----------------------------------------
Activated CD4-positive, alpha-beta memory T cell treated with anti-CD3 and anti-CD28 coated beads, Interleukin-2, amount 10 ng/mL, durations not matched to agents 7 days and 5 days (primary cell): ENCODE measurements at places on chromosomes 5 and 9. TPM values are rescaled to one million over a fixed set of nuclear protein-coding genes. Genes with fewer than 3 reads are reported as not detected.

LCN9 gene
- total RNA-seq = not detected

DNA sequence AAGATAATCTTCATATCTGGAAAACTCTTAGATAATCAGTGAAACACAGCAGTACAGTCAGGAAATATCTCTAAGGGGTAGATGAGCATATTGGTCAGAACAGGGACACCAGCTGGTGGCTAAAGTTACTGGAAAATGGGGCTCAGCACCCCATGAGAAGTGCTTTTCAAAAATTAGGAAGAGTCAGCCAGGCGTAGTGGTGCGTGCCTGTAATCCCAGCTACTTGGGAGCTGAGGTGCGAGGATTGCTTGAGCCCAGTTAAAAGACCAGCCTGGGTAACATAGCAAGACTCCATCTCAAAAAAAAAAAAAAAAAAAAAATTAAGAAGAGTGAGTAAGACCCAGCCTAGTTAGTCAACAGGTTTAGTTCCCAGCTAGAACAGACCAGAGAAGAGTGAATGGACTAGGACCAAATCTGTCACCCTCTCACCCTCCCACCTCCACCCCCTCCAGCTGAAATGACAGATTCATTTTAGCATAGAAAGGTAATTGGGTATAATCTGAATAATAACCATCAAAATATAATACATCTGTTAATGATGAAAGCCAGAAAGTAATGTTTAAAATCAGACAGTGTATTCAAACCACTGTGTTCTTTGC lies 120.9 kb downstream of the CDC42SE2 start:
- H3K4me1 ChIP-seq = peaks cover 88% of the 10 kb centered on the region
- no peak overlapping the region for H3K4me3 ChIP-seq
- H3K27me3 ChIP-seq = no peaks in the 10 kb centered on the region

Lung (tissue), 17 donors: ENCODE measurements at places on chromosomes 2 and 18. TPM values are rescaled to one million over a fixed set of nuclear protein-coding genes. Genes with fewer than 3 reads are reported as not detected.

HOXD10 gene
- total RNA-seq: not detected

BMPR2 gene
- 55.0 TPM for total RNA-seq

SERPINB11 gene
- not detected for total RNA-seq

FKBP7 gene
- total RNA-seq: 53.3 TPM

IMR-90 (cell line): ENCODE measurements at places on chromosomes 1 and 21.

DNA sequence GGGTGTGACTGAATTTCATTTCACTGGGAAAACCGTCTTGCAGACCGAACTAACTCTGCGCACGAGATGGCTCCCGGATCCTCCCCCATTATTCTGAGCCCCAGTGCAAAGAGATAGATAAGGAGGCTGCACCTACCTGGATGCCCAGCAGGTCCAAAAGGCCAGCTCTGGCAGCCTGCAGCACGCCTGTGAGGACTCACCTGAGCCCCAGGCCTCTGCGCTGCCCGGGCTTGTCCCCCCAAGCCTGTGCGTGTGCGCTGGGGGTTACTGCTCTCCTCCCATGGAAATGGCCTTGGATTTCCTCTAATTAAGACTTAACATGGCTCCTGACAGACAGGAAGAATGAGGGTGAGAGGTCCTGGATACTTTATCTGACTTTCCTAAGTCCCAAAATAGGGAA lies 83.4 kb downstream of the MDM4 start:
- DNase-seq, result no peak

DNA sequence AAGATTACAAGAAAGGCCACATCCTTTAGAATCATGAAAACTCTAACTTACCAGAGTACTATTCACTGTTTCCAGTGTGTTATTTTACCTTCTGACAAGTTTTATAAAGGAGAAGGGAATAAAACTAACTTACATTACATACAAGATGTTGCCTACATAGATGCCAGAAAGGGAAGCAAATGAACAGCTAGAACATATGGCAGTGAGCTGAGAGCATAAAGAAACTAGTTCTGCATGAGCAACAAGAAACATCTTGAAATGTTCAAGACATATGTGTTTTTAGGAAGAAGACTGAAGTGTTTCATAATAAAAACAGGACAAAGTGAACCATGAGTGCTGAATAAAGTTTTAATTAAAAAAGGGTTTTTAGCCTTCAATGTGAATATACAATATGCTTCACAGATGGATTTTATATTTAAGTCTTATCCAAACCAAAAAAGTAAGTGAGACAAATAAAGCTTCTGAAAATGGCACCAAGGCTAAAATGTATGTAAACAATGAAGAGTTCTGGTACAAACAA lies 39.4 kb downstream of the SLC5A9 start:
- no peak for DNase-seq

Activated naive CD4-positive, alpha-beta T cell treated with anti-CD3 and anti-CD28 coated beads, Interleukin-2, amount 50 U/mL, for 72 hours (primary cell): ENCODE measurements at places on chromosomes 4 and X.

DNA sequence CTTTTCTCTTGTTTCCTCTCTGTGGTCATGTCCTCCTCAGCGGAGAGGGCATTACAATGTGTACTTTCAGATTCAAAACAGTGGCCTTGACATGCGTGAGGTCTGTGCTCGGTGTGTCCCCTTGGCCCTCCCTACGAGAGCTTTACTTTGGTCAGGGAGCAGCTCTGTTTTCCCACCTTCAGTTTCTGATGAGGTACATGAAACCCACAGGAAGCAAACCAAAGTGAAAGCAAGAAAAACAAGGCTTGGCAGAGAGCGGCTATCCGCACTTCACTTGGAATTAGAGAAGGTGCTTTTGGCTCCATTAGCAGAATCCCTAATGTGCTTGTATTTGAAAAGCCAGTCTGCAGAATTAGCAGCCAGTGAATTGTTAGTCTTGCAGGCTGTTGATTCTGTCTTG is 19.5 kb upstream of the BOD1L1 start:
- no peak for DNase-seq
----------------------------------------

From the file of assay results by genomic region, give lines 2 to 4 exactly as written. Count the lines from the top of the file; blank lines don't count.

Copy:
LCN9 gene
- total RNA-seq = not detected

DNA sequence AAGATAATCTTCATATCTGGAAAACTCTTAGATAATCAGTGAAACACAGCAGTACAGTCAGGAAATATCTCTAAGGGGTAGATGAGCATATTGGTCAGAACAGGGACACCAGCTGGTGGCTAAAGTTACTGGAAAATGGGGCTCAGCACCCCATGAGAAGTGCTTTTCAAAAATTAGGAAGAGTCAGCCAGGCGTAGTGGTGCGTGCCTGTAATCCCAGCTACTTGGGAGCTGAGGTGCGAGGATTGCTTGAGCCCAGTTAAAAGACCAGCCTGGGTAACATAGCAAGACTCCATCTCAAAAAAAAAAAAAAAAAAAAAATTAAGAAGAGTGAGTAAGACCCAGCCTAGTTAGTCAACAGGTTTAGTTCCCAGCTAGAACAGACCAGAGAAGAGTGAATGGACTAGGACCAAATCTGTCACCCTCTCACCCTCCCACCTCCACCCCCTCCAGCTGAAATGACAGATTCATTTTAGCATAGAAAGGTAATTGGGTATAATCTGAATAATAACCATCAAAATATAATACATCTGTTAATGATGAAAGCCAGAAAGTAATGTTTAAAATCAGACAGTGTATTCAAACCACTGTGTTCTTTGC lies 120.9 kb downstream of the CDC42SE2 start: